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  # 280
Rib-X Console Detachment
MAIB Report:

RIB-X Explorer XP510
Rib-X Explorer XP510

Under Console
Under Console

Securing Screws

RIB_X Business Model
RIB-X Business Model - April 2008

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Incident in Studland Bay Poole
On 20 April 2008, when participating in a Royal Yachting Association (RYA) powerboat course, three trainees and their instructor were conducting high speed manoeuvering drills on rib named "Partner 1", a new RIB-X, XP510 rigid inflatable boat.

Soon after the boat had started a wide turn to starboard at a speed of between 20 and 25 knots, its combined double jockey seat and steering console suddenly detached and the instructor was thrown overboard.

The trainee helmsman was also thrown to port and his movement was sufficient to operate the engine kill cord.

Crew Positions at Time of Accident

Method of Fitting
The Method of Fitting Used

With the boat stopped in the water, the trainees re-positioned the console, then re-started the engine and recovered the instructor. The instructor’s automatic lifejacket had inflated and he was uninjured.

The investigation identified a number of factors which contributed to the detachment of the console, including:

• The console module was secured to the deck with only four screws, of which only one had effectively penetrated the deck’s plywood base.

• The console module had not been fitted in accordance with the RIB manufacturer’s guidance.

• The RIB was not returned to an approved installer, as intended by its manufacturer, before entering service.

• The craft was not thoroughly inspected before being delivered to its owner.

A number of safety issues regarding the quality management of the RIB’s manufacturer and its conformity with the Recreational Craft Directive were also identified during the investigation. These included:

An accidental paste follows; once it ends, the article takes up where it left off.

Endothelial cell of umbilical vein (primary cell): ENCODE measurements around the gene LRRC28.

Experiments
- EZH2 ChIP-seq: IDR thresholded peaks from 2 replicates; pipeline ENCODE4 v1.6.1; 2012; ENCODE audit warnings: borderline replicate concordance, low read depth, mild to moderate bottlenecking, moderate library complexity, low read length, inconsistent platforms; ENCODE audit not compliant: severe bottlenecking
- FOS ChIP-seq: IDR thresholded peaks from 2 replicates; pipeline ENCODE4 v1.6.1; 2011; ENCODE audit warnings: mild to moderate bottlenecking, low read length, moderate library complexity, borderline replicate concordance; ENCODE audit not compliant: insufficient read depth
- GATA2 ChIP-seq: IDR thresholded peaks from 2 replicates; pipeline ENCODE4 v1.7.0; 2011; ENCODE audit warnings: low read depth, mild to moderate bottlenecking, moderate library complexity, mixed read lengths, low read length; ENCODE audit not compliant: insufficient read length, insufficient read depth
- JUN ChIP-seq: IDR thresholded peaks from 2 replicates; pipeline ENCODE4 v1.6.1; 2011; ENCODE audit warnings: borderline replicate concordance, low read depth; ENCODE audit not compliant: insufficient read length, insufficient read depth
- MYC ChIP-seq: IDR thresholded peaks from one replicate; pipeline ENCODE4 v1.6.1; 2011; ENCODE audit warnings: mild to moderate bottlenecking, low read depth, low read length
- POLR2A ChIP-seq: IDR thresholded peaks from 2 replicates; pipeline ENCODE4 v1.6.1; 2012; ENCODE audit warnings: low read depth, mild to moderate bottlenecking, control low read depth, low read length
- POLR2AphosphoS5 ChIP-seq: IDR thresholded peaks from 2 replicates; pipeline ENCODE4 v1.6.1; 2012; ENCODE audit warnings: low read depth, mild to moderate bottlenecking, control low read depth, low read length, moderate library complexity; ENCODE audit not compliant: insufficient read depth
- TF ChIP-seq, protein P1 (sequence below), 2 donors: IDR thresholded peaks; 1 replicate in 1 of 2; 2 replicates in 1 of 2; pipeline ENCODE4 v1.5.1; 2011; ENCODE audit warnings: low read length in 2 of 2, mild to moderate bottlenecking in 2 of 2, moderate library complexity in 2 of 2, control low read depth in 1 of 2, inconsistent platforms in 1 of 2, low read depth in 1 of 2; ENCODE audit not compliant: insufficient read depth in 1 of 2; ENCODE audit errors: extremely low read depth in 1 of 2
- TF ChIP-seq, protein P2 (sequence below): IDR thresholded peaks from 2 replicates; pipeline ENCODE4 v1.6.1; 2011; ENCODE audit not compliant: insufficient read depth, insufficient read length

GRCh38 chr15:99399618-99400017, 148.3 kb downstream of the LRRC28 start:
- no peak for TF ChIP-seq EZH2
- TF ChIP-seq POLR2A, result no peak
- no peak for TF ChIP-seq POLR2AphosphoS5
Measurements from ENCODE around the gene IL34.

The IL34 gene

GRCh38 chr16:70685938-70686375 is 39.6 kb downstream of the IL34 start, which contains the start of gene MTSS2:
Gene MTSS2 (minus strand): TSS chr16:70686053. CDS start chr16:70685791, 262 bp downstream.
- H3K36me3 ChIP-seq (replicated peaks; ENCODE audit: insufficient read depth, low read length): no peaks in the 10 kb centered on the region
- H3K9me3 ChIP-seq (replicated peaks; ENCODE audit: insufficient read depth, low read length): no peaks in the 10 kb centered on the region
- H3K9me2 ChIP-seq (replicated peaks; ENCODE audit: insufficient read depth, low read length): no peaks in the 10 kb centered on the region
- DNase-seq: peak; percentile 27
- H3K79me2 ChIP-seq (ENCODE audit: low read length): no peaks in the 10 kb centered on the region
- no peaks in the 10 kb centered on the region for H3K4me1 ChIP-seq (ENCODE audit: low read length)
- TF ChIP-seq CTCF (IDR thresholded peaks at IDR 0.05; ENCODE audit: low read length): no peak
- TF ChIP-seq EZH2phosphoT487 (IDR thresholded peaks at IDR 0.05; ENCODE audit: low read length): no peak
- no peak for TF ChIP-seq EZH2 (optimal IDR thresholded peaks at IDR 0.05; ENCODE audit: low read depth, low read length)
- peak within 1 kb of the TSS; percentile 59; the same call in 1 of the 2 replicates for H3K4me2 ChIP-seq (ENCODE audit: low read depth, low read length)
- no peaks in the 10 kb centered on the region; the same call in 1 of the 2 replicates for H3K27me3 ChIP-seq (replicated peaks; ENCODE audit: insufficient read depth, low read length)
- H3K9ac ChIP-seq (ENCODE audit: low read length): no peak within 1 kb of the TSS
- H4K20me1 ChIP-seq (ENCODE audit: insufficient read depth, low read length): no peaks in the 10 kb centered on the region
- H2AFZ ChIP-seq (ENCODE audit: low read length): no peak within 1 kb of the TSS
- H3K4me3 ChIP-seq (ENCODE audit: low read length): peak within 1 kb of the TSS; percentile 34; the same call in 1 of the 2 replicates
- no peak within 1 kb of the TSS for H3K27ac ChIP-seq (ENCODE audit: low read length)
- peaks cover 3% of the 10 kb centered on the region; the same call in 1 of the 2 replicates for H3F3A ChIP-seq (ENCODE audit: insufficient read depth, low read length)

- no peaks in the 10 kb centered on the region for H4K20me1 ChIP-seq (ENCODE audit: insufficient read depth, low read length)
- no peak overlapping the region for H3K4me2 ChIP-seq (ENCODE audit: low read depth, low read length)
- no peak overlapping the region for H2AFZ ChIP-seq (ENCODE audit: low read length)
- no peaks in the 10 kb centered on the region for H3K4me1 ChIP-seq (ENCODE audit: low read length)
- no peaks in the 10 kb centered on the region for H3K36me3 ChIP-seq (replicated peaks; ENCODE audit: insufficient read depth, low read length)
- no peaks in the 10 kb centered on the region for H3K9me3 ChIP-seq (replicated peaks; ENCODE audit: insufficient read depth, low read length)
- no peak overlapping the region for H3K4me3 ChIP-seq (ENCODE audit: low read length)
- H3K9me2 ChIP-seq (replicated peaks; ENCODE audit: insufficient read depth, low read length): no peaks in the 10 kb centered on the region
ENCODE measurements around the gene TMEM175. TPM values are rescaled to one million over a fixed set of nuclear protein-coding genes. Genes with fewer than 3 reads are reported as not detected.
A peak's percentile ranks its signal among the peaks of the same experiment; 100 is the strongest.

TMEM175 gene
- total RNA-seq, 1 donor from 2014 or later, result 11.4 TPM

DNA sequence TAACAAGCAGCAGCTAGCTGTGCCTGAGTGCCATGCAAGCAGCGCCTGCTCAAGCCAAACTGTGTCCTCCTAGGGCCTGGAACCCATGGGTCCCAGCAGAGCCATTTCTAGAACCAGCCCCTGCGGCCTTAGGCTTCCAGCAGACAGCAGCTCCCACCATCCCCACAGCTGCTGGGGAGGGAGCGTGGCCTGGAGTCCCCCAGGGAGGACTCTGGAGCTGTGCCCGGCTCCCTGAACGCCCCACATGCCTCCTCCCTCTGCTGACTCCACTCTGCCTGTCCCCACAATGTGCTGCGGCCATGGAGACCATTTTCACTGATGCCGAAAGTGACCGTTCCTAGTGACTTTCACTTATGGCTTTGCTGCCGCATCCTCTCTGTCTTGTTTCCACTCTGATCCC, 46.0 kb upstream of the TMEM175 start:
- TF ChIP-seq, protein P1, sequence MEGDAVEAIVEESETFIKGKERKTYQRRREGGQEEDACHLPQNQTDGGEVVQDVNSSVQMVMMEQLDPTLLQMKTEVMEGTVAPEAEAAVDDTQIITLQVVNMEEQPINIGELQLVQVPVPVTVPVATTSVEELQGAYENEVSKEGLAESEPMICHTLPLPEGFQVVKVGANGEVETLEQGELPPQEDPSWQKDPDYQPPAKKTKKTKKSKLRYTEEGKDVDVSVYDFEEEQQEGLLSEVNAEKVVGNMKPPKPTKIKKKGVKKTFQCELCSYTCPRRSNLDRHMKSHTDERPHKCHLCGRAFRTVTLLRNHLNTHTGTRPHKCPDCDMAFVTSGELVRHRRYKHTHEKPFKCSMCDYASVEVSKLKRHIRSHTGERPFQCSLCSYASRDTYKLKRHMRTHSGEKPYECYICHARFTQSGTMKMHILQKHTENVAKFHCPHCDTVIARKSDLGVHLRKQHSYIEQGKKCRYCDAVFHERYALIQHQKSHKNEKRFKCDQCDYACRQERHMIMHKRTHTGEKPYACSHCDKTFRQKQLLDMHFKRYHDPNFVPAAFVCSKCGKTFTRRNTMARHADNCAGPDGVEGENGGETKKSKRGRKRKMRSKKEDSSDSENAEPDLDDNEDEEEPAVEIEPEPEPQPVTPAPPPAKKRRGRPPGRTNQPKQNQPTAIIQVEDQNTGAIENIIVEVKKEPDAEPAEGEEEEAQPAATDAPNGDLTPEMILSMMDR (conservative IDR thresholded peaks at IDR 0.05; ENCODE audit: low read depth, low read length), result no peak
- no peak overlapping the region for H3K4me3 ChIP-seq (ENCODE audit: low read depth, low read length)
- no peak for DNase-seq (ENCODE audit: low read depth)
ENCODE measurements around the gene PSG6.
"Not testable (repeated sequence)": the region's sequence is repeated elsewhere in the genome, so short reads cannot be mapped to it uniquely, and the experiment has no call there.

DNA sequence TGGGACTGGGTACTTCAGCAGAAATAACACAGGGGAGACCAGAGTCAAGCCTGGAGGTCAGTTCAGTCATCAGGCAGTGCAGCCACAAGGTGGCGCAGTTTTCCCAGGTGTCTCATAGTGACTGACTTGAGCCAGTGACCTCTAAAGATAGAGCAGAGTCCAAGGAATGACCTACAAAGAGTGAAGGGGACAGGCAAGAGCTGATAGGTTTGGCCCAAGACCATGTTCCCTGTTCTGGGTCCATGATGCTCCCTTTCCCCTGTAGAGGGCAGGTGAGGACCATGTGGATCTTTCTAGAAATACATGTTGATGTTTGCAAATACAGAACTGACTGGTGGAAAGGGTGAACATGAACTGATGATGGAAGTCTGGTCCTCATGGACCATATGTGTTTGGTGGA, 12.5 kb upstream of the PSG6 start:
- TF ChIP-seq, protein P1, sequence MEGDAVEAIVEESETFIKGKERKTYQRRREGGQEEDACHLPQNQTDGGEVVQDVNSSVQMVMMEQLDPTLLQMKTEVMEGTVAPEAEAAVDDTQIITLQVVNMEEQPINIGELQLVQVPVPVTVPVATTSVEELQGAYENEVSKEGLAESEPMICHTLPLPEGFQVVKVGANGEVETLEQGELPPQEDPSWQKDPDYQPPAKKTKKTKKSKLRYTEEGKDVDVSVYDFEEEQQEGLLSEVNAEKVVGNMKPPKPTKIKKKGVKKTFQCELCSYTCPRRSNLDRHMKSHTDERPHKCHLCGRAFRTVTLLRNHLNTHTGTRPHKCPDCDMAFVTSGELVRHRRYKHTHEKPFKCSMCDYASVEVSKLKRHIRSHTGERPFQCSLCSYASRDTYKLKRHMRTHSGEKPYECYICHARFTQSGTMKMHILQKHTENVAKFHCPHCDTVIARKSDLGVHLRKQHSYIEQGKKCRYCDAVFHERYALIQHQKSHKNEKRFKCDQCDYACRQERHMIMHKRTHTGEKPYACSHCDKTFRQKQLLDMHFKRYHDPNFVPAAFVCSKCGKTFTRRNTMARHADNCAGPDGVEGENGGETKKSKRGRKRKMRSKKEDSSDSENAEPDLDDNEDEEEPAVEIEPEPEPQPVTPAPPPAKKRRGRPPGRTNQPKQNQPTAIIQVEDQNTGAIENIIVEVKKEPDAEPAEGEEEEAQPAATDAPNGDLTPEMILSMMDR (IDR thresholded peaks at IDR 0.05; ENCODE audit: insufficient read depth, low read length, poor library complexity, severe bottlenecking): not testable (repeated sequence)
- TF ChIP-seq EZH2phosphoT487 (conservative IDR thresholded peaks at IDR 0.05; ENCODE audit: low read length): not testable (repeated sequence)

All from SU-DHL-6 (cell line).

• The manufacturer did not effectively monitor the activities of its dealers and did not take sufficient precautions to prevent its RIBs being put into service without being subjected to a pre-delivery inspection by an authorised installer.

• The manufacturer did not meet its responsibilities with respect to the requirements of the RCD. In particular, a CE marked builder’s plate was affixed to the hull before the craft had been completed and its adherence to the essential requirements of the RCD had been verified.

In May 2008, the MAIB wrote to RIB-X (manufacturer) recommending that it determine which of its boats that had been sold had not been completed by approved installers, and to check that the standard of rigging on these hulls was at least equivalent to the standard detailed in its own procedures.

To prevent a similar accident occurring in the future, the British Marine Federation (BMF) and the Royal Yachting Association have taken action to raise the awareness of the issues raised by this accident, and the Department for Business Enterprise and Regulatory Reform (BERR) has undertaken to review current guidance on the application of the RCD and facilitate action by industry to ensure that boats sold within the UK are safe to operate. The International Council of Marine Industry Associations (ICOMIA) has been recommended to advise its members that CE marked builder’s plates should not be affixed to partly completed boats. A further recommendation has been made to RIB-X aimed at improving its quality management system and compliance with the RCD. A recommendation has also been made to Holes Bay Marine, which is intended to ensure it meets industry best practice."

Fortunately no fatality occurred on this occasion. However as a 'skipper' you should be aware of what checks should be done regardless of whether your craft is brand new or not.

MAIB Report You may download the full report and it's recommendations
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October 2008